What's strange is how unfamiliar this rhythm feels -- I want to jump in my car and race somewhere, I'd rather jump in my car and race than meander down the alley at a 3 year old's pace.   So it will take some learning to embody these days.

This week has also proved my un-readiness for Silas's sudden social craving.  I was positive that at the end of his new long days, Silas would long for down time and bask in the afternoon hours of playing with Eden and me.  Instead, every day I pick him up and he's dying to go to the park with the boys, dying to.  Yesterday when I made him come straight home, he walked down the street yelling, "I am SO MAD AT YOU!" all the way to the corner.  And he was.  So we learn together, and make adjustments.  

Eden has had only two days of school, but already I am wondering (and apparently she who asks, "when can I go to school every day??" is wondering) why in the world I signed her up for only two days.  Earlier I was obsessing over whether or not to switch her to three days when I stopped by the park to say hi -- a good reality check for what's worth letting consume my mind.

And now, post-back to school night, the house is quiet and I am drinking cheap wine while Ben is at a fantastic going away dinner for his boss (he's texting me about his dry ice cosmo -- got to love a man who orders a cosmo -- and seafood tower right now).  Tomorrow will wrap up week #1 and we'll all have learned a bit more.    

Monday, September 05, 2011

The day before kindergarten

Last week we ate dinner with Ben's dad and were talking about the beginning of kindergarten. Bill can remember both orientation and his first day. Neither Ben nor I could remember ours, or many first days at all -- Ben, none and I, only 9th grade and college. Tomorrow morning Silas will have his first day of kindergarten -- the only first day of kindergarten he'll ever have. What will he remember about this sliver of life when we lived in a pink house and walked to school down an alley? I cannot anticipate or create what comes next. These experiences will be only his, the beginnings of his conscious story -- the friends he'll have, games he'll play at recess, lego creations he'll build, ways he'll be hurt or victorious or excited, beaming moments of learning this or hitting the ball there. I will walk (and pray) him to the door of room #5 each morning, kiss his little face, and just like that, we will live in a new season.

Who knows what tomorrow will bring, but today, a sunny Monday, both Silas and I are ready. I hope we'll hold hands as we walk.

Sunday, September 04, 2011

Back Home

Our Sunday morning began with our jolting awake as both kids pushed and yelled, wrestling for a spot in our bed. Then there were fits and tears about putting clothes on and washing faces and getting out the door for a small walk to the coffee shop.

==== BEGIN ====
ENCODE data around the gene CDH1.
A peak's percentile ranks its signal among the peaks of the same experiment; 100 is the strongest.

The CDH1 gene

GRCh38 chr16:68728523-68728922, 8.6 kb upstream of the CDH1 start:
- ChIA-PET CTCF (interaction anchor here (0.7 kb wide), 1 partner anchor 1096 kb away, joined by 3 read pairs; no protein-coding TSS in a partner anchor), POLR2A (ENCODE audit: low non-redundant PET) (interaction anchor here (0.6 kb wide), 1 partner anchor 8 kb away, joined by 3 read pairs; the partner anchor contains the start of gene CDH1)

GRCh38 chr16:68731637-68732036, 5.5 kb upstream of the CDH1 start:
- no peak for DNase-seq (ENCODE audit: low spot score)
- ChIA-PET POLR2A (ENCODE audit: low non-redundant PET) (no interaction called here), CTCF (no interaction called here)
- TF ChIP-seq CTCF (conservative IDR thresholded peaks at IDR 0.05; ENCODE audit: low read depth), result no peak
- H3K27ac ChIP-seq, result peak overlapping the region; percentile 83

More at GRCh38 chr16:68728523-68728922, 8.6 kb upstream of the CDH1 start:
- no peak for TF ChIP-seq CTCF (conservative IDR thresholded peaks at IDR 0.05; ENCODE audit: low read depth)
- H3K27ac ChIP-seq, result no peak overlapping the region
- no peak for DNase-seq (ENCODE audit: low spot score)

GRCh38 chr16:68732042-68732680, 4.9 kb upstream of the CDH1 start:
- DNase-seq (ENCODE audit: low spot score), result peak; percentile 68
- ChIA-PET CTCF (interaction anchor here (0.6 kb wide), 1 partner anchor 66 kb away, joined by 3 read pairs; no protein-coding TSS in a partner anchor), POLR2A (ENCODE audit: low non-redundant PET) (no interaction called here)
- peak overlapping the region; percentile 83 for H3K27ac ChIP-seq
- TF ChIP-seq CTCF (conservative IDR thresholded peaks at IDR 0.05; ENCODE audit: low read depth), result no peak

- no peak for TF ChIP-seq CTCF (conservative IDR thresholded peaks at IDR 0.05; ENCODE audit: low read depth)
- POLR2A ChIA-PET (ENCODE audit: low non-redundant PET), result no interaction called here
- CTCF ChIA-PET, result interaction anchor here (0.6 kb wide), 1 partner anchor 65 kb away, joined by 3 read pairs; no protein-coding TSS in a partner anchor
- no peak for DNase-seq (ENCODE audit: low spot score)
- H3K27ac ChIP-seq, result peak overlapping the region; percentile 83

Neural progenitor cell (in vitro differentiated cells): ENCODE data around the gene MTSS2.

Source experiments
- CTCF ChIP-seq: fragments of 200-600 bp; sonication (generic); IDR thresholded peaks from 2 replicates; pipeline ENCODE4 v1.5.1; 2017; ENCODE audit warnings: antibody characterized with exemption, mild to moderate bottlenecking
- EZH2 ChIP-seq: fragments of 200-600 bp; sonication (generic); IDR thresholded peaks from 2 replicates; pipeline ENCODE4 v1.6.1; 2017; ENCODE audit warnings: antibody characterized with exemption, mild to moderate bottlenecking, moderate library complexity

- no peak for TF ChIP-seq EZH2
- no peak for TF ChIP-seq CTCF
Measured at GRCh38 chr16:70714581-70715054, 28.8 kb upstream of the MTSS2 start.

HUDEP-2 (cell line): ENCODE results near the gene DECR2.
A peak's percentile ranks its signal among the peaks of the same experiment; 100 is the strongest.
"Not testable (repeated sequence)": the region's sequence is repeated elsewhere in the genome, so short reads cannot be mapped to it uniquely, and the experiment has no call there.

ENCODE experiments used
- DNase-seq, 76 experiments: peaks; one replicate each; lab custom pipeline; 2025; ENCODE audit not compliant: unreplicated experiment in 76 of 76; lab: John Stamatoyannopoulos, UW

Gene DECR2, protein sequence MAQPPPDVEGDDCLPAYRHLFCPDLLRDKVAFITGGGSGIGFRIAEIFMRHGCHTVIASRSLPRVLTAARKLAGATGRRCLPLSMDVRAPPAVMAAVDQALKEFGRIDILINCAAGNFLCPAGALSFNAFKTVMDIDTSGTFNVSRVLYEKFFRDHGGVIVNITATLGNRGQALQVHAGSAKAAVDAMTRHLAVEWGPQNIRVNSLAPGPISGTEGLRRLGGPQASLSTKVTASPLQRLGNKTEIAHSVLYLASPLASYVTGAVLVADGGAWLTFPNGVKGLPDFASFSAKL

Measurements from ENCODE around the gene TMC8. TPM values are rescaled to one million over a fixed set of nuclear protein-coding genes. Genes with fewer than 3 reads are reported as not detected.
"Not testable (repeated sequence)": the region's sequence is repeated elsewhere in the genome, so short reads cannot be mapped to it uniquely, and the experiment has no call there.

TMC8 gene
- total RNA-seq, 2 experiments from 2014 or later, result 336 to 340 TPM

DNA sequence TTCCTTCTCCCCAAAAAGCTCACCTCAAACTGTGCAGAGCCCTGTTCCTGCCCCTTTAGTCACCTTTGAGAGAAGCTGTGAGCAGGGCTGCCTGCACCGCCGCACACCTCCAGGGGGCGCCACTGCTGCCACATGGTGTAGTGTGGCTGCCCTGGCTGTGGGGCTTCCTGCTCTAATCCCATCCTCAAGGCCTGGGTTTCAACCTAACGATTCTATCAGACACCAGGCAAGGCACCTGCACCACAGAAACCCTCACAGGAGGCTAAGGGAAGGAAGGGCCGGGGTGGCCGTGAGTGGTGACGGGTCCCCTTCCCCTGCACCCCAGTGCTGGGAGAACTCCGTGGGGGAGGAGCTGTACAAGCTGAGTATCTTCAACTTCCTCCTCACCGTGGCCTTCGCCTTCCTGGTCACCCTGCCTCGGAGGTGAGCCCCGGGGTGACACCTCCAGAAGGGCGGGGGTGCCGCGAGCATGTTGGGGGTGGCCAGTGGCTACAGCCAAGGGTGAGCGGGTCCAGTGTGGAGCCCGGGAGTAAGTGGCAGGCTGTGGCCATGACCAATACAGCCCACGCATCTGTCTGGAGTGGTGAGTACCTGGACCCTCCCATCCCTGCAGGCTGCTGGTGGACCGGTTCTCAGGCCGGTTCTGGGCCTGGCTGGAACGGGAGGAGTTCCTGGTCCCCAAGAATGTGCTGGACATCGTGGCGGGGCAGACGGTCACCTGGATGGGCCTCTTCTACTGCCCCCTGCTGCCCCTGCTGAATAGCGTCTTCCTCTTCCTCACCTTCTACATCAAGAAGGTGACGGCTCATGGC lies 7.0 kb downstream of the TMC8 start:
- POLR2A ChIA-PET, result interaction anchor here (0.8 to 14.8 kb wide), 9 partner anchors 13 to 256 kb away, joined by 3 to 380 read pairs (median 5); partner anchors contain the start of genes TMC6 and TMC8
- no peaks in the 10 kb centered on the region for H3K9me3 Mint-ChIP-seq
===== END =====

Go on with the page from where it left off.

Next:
Now, in the calm after the storm, we are sitting in the living room -- Ben is reading the paper, I am typing, Eden (who currently is a 16 year old named Bella who sucks a pacifier sometimes, a stranger who has come to visit but mysteriously sleeps in Eden's bed every night) is lying next to me spinning more of her story, and Silas is knotting a chain around the coffee table.

Our first week back involved nearly no emotional adjustment, which is rare and welcome, but the jet lag has been unrelenting -- everyone droops around 10AM and never quite rallies. But we've had a back to school party, visited Silas's elementary school (!!) and met his kindergarten teacher (!!!), had reunions with friends, and some time at the beach.

In the last month, Eden has bloomed more into a child, no longer a toddler -- she constantly tells stories, tells me she loves me, texts her "sister" on my phone, chatters away with dolls and animals, arranges creatures in houses and boxes, and prances and dances as she goes.

Silas begins kindergarten in two days. Thank goodness (for me) that he is nothing but thrilled about it, especially the lunch card he will swipe on pizza day. He's already begging to bike to school alone -- mercy!

I've been glad to be greeted by September, fresh new beginning, a month I've always loved -- new classes, notebooks, perspective. I'm trying to anticipate what the weeks will feel like, how we'll move in our new rhythm. My friends at the park have weighed heavily on my mind since I've been home: what can I possibly offer, give that will matter enough? Time, meals and friendship, yes, but what more? How will Silas do in his long days with new kids and countless conversations I know nothing about? I haven't written since May -- will the poems come back? These are the questions framing September -- the fog early in the month before the days crisp with clarity.